Incidence and characteristics of therapy-related myeloid neoplasms after peptide receptor radionuclide therapy in patients with neuroendocrine tumors

Sept. 04, 2020

Lutetium Lu 177 dotatate, a peptide receptor radionuclide therapy (PRRT), is a tumor-targeted treatment that uses radiation to induce tumor cell death in neuroendocrine tumors (NETs) via β particle-emitting radionuclide linked to a somatostatin peptide analog.

Therapy-related myeloid neoplasm (t-MN) has been reported as a potential long-term and frequently lethal adverse event after PRRT.

Oncologists Mohamad (Bassam) B. Sonbol, M.D., at Mayo Clinic's Arizona campus, and Thorvardur (Thor) R. Halfdanarson, M.D., at Mayo Clinic's Minnesota campus, led a team that reviewed the literature to better understand the incidence of t-MN after PRRT.

A systematic review was conducted, and the results published online in JAMA Oncology in April 2020, consisting of 28 articles comprising 7,334 patients who were treated with peptide receptor radionuclide therapy for neuroendocrine tumors. The incidence of t-MN was variable between studies with mean incidence of 2.61%. Of all 134 cases of t-MN, cytogenetic abnormalities were reported in 32 patients with the most common abnormality being complex cytogenetics, consistent with t-MN following exposure to alkylating agents or irradiation.

The authors concluded that the risk of t-MN after peptide receptor radionuclide therapy is small but not insignificant given the poor prognosis after t-MN diagnosis. Close monitoring is warranted to identify such patients early in the disease course when hematologic abnormalities persist.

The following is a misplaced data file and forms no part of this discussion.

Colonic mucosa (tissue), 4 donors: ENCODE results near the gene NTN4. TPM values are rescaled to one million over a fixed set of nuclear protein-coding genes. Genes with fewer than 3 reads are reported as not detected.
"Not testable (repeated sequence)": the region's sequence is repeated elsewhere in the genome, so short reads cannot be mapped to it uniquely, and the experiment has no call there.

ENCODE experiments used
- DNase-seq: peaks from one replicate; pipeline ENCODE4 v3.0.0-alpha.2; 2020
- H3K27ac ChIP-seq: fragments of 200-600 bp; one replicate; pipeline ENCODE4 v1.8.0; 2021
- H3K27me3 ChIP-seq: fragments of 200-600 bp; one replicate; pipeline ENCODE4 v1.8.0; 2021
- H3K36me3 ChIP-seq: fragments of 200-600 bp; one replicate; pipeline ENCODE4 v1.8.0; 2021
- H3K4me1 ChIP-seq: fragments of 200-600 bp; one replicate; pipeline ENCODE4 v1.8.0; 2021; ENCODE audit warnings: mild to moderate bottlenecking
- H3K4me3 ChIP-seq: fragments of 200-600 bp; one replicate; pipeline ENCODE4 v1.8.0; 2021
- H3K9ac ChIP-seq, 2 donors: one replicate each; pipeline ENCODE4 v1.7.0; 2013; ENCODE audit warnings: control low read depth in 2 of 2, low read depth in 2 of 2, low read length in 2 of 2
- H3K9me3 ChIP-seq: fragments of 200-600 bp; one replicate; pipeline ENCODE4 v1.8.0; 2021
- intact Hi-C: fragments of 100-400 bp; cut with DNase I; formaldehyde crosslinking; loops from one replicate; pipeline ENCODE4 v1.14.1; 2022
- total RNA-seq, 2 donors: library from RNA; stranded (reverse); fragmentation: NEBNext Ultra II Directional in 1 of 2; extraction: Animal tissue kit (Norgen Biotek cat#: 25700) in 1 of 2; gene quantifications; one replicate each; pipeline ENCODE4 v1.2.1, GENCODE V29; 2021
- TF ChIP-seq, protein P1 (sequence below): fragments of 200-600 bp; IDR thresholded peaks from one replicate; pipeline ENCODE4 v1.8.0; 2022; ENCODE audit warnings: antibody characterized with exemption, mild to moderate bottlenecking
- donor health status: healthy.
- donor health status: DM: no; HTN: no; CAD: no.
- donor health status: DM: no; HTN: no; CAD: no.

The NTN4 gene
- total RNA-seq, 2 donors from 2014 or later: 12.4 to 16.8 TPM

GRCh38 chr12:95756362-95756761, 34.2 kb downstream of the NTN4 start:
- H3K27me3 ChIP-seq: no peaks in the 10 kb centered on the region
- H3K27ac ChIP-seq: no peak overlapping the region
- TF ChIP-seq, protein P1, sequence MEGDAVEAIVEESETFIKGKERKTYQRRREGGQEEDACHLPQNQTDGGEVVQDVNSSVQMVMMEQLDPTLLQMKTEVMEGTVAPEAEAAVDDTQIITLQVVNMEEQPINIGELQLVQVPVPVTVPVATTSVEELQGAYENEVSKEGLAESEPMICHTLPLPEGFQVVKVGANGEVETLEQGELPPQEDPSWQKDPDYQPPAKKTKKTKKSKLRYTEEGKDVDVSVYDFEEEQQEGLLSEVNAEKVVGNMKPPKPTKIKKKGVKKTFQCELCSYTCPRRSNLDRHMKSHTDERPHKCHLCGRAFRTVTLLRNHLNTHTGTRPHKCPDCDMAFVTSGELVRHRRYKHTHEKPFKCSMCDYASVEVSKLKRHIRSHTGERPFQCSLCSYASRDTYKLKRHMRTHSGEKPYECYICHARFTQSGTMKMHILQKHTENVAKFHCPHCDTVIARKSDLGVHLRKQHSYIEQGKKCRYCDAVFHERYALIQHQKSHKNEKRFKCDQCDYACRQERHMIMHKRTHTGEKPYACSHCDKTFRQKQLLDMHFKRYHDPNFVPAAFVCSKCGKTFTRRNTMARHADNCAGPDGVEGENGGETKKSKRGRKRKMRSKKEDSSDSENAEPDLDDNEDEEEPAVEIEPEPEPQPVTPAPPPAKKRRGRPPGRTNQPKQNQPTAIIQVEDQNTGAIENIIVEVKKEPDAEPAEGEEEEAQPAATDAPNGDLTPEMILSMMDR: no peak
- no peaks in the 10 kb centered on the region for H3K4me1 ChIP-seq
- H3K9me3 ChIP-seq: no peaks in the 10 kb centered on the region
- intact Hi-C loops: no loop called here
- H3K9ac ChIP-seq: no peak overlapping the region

PRRT is an effective regimen for patients with NETs who express somatostatin receptors and one of the few treatment options that showed survival benefit in this patient population. Because many of these patients are experiencing longer survival, the question of long-term safety is important. Hematologic adverse events are common with about 25% of patients experiencing grade 1/2 thrombocytopenia along with anemia (14%) and neutropenia (4%). Although most of these adverse events are reversible, the authors confirmed that about 2.6% (95% CI, 0.99-4.23) of patients develop t-MN.

Counseling patients regarding the risk of t-MN is important because most of the reported cytogenetic abnormalities carry an adverse prognosis with a survival period of around 12 to 14 months after t-MN diagnosis. Therefore, oncologists should be vigilant and have a low threshold for investigating persistent cytopenia (especially thrombocytopenia) or unexplained macrocytosis, especially because most centers that offer PRRT are destination centers and patients are typically followed by their local oncologists in between and after treatments.

For patients who may have multiple treatment options such as patients with pancreatic NETs, it may be prudent to exhaust other options available and not known to result in t-MN such as everolimus and sunitinib prior to proceeding with PRRT. This may particularly apply to younger patients.

Unfortunately, t-MN remains a highly lethal malignancy. Future studies, especially prospective trials, should focus on studying potential risk factors for adverse events, especially molecular predictors of t-MN along with biomarkers that predict efficacy, which would help in selecting and personalizing treatments with maximum efficacy and less toxicity.

For more information

Sonbol MB, et al. Assessment of therapy-related myeloid neoplasms in patients with neuroendocrine tumors after peptide receptor radionuclide therapy: A systematic review. JAMA Oncology. 2020;6:1086.